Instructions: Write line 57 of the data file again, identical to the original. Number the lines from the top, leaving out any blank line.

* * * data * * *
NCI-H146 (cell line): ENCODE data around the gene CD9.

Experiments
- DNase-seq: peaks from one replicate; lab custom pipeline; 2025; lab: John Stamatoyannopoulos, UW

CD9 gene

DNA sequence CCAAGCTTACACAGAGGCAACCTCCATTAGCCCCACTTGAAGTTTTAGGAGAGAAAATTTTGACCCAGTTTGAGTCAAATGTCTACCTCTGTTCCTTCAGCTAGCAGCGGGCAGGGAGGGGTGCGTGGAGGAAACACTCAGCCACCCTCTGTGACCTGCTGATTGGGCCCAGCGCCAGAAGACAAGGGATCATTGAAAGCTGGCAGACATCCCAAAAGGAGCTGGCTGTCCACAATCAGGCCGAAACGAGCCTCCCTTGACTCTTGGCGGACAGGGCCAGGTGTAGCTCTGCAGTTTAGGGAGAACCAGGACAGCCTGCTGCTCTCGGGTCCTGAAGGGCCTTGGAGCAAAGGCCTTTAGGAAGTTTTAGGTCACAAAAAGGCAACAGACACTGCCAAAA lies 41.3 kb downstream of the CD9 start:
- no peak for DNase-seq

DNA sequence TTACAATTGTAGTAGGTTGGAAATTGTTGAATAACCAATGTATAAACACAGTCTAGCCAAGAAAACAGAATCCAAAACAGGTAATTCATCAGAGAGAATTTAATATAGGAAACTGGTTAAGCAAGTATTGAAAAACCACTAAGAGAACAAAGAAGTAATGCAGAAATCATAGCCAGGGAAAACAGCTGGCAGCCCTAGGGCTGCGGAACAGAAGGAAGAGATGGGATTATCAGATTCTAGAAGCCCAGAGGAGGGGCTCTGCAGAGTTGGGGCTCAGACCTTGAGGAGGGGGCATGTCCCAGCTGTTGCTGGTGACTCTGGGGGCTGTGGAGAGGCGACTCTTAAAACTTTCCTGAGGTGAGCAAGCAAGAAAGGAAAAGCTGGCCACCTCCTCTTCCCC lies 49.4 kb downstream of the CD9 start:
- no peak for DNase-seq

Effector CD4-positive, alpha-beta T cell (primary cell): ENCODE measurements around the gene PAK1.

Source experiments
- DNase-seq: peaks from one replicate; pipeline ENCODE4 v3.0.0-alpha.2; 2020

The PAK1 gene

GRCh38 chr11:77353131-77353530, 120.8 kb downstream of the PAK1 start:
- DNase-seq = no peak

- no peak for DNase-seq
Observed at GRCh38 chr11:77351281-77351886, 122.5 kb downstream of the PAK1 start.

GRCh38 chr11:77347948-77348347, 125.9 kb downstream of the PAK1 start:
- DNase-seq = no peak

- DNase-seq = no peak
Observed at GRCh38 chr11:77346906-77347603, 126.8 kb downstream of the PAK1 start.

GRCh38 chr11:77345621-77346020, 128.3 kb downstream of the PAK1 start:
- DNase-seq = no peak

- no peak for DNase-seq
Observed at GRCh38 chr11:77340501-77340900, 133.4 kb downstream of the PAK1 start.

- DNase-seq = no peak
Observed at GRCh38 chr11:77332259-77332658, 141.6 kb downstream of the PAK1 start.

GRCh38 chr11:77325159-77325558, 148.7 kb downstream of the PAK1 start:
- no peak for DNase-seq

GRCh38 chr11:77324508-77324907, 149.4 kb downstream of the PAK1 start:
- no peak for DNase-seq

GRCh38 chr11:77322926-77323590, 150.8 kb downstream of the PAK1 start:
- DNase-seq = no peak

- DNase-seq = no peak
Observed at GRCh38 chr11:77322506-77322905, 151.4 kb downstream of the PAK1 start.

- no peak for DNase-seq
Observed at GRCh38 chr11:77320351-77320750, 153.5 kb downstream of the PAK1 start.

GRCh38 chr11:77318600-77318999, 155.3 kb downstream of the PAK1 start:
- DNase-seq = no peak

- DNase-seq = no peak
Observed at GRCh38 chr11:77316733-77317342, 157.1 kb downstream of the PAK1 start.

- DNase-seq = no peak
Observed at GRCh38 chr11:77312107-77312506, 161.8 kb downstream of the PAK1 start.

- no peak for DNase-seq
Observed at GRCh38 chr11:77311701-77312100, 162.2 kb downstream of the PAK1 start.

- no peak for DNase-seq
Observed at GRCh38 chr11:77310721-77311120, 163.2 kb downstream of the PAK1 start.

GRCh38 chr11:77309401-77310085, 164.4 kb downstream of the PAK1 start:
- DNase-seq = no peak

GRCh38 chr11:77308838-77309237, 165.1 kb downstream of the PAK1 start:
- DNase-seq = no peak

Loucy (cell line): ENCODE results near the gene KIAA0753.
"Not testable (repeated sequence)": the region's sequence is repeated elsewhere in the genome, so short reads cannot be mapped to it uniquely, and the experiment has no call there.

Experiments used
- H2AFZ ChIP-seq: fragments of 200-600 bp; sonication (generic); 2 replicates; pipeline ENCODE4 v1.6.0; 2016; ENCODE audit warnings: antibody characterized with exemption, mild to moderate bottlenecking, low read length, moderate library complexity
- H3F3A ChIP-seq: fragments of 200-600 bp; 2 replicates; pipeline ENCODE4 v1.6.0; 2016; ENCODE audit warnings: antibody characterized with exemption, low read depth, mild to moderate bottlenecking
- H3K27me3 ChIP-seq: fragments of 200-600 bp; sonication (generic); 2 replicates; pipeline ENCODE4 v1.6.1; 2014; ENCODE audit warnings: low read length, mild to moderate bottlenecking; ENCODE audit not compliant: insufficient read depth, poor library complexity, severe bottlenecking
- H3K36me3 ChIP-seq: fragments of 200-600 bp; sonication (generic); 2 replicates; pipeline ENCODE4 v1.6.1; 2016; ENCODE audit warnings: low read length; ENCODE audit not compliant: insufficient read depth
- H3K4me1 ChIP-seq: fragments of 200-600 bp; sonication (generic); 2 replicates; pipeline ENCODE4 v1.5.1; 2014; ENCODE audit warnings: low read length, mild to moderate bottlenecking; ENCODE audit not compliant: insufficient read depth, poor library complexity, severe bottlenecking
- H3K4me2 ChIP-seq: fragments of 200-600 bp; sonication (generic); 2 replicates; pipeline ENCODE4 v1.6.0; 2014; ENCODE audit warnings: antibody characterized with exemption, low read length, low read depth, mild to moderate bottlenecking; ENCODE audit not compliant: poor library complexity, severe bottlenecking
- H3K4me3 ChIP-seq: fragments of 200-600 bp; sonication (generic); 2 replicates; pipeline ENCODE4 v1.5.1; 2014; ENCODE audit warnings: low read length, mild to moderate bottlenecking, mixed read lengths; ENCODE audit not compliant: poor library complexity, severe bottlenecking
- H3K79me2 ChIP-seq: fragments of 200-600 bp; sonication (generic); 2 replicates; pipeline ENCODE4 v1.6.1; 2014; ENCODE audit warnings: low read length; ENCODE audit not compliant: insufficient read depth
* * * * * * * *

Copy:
- H3K36me3 ChIP-seq: fragments of 200-600 bp; sonication (generic); 2 replicates; pipeline ENCODE4 v1.6.1; 2016; ENCODE audit warnings: low read length; ENCODE audit not compliant: insufficient read depth